Mary Magdalene is the latest project by Oscar-nominated director Garth Davis. It explores the story of Jesus from the unique perspective of his only female disciple, Mary Magdalene. The film is scheduled for release on March 22nd. Garth kindly took some time to chat to Glam, to give us his insights into this distinctive project.
What started your interest in the figure that is Mary Magdalene?
Well I was finishing Lion and the producers of Lion, Emile Sherman and Iian Canning had called me and told me, “Garth we’ve worked out the next year and half of your life”. They gave me the script for Mary Magdalene. At first I was cautions, I wouldn’t ordinarily look to do a biblical film. Well I read it and it discovered it was not biblical movie. It’s an incredible spiritual story of this very remarkable woman who I later understood that her story hadn’t really been told and that the Mary Magdalene that we understand as the fallen woman is an invention by Pope Gregory in 591 AD. So I just became fascinated with the whole subject.
How does this film compare to other biblical movies that have seen a major release?
I think it is different as it’s the first time this story has been told from a woman’s point of view. Our version of the movie is very humanistic. You can get under the skin of the characters. We’re celebrating Mary’s contribution to Jesus’s ministry and the theme of unconditional love.
Working with Rooney Mara and Joaquin Phoenix how did they come together to create this film?
Well I just finished working with Rooney on Lion and in working with her I discovered that there was someone really special here. She has such a unique interacting, internal other world. When I was reading Mary Magdalene I kept thinking of Rooney because Mary has a very strong spiritual calling which isn’t understood by those around her and she struggles to find a way to express that and I saw a lot of parallels with Rooney. It took a while to get her over the line but she really engaged with the spirituality of it.
I had to find her companion, her mirror, a kindred spirit. I kept leaning towards Joaquin Phoenix because he has such a visceral quality of performances and he has a deep spirituality and compassion.
Did the cast have the same faith and belief on set?
What was unique about the experience is that everyone came from different faiths and beliefs but they all found a way to connect with their characters and create a dialog about their connection to God and faith. It was interesting to compare their notes.
How did you go about researching this film considering this story hasn’t been told in this way?
When I got the script it already had 4 years of development behind it already and the writers, Helen Edmundson and Philippa Goslett, had a lot of access to lots of different researchers, academics and religious experts and all of that flowed into their journey. They were inspired by the Gospel of Mark and a recently discovered Gospel of Mary. That’s what they drew from and being woman writers they wanted to celebrate her and they wanted a story completely from her point of view.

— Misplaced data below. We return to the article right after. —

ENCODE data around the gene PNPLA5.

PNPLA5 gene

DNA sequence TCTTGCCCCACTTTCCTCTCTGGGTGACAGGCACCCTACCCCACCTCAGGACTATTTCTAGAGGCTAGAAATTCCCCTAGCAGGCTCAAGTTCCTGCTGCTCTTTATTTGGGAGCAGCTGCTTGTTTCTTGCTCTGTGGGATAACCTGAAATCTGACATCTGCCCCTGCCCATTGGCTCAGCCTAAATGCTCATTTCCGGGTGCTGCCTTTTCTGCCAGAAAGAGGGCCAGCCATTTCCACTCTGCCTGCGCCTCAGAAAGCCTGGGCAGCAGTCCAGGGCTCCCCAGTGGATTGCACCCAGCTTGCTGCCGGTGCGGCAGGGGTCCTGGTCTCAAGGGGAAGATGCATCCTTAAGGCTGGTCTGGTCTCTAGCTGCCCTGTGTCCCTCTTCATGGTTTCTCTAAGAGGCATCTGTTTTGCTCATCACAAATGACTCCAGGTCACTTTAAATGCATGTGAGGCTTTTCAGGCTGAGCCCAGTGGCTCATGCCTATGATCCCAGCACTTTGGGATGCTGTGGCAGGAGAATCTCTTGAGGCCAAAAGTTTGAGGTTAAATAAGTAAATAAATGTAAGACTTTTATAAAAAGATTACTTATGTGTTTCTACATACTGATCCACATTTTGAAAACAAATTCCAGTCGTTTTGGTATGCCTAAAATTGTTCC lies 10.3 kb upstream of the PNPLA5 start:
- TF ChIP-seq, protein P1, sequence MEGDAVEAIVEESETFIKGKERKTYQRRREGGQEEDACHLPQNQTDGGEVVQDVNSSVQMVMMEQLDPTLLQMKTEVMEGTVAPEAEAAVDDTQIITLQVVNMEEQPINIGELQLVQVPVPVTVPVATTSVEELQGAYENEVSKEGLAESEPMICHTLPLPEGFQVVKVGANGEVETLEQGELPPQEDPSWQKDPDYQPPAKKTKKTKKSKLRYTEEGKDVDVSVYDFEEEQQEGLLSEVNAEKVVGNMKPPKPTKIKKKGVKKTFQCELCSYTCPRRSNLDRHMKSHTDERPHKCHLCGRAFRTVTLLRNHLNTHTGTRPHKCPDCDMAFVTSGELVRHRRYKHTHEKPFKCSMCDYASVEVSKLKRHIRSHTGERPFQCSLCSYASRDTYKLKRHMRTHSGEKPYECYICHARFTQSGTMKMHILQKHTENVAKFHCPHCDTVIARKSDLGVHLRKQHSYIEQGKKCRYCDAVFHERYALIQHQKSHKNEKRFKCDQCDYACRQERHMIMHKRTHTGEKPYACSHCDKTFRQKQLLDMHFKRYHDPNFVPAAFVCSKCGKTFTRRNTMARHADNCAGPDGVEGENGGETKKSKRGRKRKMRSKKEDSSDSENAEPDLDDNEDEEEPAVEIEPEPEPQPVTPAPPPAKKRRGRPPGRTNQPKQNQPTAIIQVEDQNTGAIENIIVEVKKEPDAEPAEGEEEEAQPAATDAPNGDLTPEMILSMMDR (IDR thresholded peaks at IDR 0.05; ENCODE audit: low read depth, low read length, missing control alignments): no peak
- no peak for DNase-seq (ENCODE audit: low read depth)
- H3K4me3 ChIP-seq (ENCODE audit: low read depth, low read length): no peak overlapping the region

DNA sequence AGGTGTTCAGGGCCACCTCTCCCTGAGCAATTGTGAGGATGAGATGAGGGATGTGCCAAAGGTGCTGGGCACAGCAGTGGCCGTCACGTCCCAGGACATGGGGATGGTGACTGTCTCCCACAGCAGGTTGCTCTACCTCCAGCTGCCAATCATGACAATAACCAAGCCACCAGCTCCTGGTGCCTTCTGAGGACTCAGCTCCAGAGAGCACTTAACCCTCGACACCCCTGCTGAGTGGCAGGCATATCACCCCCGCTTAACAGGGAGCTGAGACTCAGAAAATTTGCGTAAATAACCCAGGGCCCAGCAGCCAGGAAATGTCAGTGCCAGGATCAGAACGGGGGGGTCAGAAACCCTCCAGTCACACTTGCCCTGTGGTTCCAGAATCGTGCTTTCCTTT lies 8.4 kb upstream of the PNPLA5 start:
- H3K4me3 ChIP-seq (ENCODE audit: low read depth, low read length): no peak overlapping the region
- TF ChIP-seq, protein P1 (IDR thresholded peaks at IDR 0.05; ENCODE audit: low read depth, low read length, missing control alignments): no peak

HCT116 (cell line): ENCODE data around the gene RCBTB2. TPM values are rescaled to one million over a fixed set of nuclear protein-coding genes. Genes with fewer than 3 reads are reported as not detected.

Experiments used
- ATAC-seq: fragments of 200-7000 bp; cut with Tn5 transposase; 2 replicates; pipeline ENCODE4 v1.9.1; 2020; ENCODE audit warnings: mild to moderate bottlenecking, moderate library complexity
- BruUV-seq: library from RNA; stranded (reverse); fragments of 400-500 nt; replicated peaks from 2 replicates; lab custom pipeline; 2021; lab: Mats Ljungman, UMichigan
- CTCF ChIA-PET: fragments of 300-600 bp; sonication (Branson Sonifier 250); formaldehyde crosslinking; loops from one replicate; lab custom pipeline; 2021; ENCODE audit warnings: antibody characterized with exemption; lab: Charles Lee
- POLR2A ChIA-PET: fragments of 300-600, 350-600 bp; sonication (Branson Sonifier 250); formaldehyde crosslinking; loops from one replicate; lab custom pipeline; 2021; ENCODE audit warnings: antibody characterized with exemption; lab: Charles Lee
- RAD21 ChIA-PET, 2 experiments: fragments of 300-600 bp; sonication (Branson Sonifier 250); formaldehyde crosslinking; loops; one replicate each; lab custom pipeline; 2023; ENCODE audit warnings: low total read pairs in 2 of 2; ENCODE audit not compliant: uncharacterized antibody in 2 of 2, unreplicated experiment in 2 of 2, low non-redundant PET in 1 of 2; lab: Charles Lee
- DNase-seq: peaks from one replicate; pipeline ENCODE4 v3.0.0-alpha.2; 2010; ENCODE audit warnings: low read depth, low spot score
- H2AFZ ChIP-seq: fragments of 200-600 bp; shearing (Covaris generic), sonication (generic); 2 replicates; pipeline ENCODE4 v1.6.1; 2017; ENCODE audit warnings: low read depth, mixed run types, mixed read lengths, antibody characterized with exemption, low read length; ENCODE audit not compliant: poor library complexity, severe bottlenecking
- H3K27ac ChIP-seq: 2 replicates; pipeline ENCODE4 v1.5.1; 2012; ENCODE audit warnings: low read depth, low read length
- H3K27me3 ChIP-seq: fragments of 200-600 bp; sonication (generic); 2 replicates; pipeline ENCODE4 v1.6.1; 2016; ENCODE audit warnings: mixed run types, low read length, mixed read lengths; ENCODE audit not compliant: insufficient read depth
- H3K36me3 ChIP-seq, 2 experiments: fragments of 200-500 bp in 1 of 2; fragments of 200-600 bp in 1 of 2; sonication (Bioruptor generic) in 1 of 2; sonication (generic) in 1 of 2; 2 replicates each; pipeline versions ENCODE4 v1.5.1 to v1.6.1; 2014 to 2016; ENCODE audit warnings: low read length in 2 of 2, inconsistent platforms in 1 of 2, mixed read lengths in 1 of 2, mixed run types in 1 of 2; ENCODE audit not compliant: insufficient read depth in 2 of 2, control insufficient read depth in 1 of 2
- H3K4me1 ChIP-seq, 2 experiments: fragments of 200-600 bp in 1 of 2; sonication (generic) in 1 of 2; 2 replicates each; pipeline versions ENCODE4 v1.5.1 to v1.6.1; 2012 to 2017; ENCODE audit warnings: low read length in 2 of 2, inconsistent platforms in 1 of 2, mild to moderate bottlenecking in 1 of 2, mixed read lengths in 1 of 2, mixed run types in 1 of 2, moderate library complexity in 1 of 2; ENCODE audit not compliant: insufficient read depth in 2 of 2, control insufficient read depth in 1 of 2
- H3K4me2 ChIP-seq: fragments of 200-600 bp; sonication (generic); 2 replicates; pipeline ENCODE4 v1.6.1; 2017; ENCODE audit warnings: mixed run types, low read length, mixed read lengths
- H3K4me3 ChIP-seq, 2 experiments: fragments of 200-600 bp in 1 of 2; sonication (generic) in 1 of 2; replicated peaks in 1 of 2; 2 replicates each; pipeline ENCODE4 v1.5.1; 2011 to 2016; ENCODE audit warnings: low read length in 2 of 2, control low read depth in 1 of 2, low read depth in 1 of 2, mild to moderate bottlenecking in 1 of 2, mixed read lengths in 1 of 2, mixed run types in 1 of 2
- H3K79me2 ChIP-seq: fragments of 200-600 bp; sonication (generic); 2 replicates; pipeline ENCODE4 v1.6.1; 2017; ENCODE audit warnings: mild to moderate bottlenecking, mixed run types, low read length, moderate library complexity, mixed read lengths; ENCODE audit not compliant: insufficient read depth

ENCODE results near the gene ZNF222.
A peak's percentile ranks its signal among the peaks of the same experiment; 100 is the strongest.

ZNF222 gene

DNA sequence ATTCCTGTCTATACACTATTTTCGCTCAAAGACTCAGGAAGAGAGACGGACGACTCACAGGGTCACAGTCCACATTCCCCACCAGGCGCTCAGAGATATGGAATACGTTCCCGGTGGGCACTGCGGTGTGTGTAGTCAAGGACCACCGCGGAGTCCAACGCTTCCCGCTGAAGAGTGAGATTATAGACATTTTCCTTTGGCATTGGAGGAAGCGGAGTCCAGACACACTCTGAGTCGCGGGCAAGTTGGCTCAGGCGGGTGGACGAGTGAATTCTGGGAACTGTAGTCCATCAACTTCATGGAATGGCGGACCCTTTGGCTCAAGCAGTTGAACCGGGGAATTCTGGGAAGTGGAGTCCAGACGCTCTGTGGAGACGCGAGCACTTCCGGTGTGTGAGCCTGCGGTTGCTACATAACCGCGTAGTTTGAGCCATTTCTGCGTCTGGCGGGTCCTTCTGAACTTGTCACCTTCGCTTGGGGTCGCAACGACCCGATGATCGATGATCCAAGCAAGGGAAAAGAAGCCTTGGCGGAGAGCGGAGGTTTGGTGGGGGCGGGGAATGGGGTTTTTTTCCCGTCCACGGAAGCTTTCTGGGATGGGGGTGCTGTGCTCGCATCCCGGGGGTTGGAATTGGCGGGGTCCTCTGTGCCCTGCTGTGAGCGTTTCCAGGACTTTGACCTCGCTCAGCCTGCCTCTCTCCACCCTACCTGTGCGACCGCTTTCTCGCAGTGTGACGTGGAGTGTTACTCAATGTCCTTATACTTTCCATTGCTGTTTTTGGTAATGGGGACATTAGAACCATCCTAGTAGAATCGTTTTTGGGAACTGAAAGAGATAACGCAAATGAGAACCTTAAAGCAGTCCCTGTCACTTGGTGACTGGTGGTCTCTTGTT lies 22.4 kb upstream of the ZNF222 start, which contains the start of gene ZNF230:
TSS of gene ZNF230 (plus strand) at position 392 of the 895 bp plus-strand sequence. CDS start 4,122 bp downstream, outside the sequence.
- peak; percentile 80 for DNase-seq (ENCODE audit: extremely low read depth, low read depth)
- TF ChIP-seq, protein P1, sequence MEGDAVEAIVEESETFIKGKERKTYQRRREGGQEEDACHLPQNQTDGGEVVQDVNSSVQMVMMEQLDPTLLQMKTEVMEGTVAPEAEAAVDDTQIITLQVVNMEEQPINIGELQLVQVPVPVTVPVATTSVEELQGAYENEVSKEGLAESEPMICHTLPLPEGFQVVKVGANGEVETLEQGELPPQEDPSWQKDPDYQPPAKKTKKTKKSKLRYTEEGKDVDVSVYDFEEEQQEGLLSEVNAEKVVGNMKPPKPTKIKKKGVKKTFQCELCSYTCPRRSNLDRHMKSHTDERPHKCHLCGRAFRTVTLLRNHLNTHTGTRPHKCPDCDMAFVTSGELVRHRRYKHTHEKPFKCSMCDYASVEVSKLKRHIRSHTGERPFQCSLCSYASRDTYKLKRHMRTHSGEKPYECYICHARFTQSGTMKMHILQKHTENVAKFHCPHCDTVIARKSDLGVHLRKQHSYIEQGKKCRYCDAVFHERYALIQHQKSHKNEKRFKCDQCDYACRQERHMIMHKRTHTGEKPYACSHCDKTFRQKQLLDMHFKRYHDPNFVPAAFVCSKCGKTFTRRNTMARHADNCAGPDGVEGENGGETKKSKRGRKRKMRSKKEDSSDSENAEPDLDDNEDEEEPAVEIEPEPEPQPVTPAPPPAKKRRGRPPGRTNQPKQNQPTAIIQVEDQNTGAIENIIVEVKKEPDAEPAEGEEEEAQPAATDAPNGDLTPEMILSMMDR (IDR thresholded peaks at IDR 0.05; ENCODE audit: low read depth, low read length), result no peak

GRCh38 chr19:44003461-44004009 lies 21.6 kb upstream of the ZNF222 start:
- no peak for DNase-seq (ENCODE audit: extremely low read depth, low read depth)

What were the main things you took away from the story?
For me, it celebrating that God is within us and the kingdom is within us. If we can embrace unconditional love we can overcome everything in some ways. Forgiveness, faith, love all those things come through and it’s fascinating in the film how we explore the concept of people always forecasting what Jesus is going to bring into the world when in fact it’s much simpler concepts. We need to live with more compassion, forgiveness and love.
What’s the main thing you want your audience to take away from Mary Magdalene?
“I want them to be reminded of the beauty and power of their own humanity. And hopefully consider the power of unconditional love. Hopefully they reflect on this moment of history with more of an open mind and realisation that woman played more of a part in Jesus’s ministry.”
Are the themes in Mary Magdalene going to inspire any future work?
I’ve always gravitated towards those kind of movies. Lion is really a celebration of unconditional love and mothers. All my favourite films are about female protagonists, about woman breaking away. About these beautiful spirits struggling to express themselves in a patriarchal society or one that doesn’t understand them. Metaphorically I’m kind of attracted to that. Even being a man I think it’s a duty to try and create a balance and a fair way to look at life.
Were there any struggles or difficulties is filming Mary Magdalene that you haven’t encountered before?
There’s a huge responsibility approaching religious material. Practicalities of shooting. We had a much larger ensemble then I’m used to, staging things outside with the elements and recreating 1st century in a way that felt real took a lot of work and detail. It’s easy to fall into a CGI world and make some bad choices in costuming. We worked very hard to bring to life the culture of that time and the domesticity of it.
What kind of pressure is there making this kind of film?
Great care was taken in getting advice and responses to what we were doing. If there was a controversial element we as group would discuss if we would stick to our guns or whether we should adjust. So we were constantly accessing that as we went along but always trying to be true to Mary and true to our instincts based on the research material given to us. It was a very respectful and deep process.
I think this is a film that people who are not religious can enjoy as well. I think it’s a film that relates to our times. It celebrates what it is to be a human being. It celebrates unconditional love. It’s a fascinating and immersive experience of this history through a woman’s eyes. There are so many ways to enjoy this movie
Mary Magdalene opens on March 22nd.
Check out the website here.